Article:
In case you haven’t heard, the signature component of the Affordable Care Act, the health insurance marketplace (or “exchange”), hasn’t exactly rolled out as planned since it opened for business (er, was supposed to open for business) on October 1st.
The federal government is operating (or jointly operating) the marketplaces in 34 states; the remaining 16 states and Washington, DC are operating state-based marketplaces. With the majority of the country using the federal site to purchase insurance to meet the individual mandate, the inoperability of the federal site has become a big, big issue. (To be fair, implementation of the state-based marketplaces has been a mixed bag as well.)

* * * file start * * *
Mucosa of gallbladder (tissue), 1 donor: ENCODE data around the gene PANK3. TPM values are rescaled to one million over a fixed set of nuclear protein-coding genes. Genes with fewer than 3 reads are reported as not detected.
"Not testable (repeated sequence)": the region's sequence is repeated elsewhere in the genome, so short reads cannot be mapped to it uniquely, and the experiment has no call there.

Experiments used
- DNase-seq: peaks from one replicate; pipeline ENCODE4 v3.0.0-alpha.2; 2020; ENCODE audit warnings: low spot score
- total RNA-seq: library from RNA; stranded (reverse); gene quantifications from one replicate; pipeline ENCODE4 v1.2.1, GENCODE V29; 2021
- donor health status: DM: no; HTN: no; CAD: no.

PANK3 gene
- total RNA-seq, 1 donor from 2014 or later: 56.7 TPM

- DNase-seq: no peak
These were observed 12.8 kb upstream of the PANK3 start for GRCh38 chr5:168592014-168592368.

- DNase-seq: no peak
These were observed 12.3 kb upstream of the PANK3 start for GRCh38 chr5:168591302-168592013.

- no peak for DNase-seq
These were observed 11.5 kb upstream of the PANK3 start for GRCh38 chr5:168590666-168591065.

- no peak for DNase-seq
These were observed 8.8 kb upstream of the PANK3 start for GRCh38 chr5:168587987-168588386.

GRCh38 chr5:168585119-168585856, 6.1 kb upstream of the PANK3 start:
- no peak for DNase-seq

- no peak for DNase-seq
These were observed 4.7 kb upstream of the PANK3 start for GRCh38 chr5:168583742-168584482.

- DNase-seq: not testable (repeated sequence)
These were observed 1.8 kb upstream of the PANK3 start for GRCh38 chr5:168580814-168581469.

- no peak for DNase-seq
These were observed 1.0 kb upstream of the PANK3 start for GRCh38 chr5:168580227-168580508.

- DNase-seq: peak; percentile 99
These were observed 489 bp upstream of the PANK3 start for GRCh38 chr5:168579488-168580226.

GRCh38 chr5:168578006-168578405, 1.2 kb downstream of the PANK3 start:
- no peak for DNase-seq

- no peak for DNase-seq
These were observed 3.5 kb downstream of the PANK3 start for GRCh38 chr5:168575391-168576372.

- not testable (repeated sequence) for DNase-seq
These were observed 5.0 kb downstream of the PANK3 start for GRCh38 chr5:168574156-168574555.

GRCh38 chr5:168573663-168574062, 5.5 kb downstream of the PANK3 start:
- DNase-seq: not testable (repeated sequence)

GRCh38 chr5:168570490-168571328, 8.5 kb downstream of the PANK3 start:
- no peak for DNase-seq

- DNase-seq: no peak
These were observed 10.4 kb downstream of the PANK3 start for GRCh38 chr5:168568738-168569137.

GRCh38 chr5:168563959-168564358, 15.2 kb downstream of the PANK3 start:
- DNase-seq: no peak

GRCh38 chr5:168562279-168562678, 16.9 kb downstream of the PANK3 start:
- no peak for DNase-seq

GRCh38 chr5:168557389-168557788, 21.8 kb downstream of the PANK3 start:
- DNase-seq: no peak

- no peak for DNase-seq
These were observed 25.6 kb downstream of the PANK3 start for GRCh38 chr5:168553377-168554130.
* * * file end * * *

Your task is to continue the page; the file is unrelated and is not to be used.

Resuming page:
As I write this post, I’m listening to the Department of Health & Human Services’ Secretary Kathleen Sebelius’ testimony to lawmakers about the litany of glitches with the Affordable Care Act’s implementation. Secretary Sebelius, former two-term governor of Kansas, faces a tough job (if she can keep her job) of assuring the American people that the admnistration will “get it right” (as she just stated in her testimony). In the meantime, she assured lawmakers that the federal site–Healthcare.gov–will be “optimally operational” by November 30th. So, if you’re among the 15.4% of Americans without insurance, hang tight a little longer. Regardless of your insurance status, hold on to your seats. This is history in the making, folks.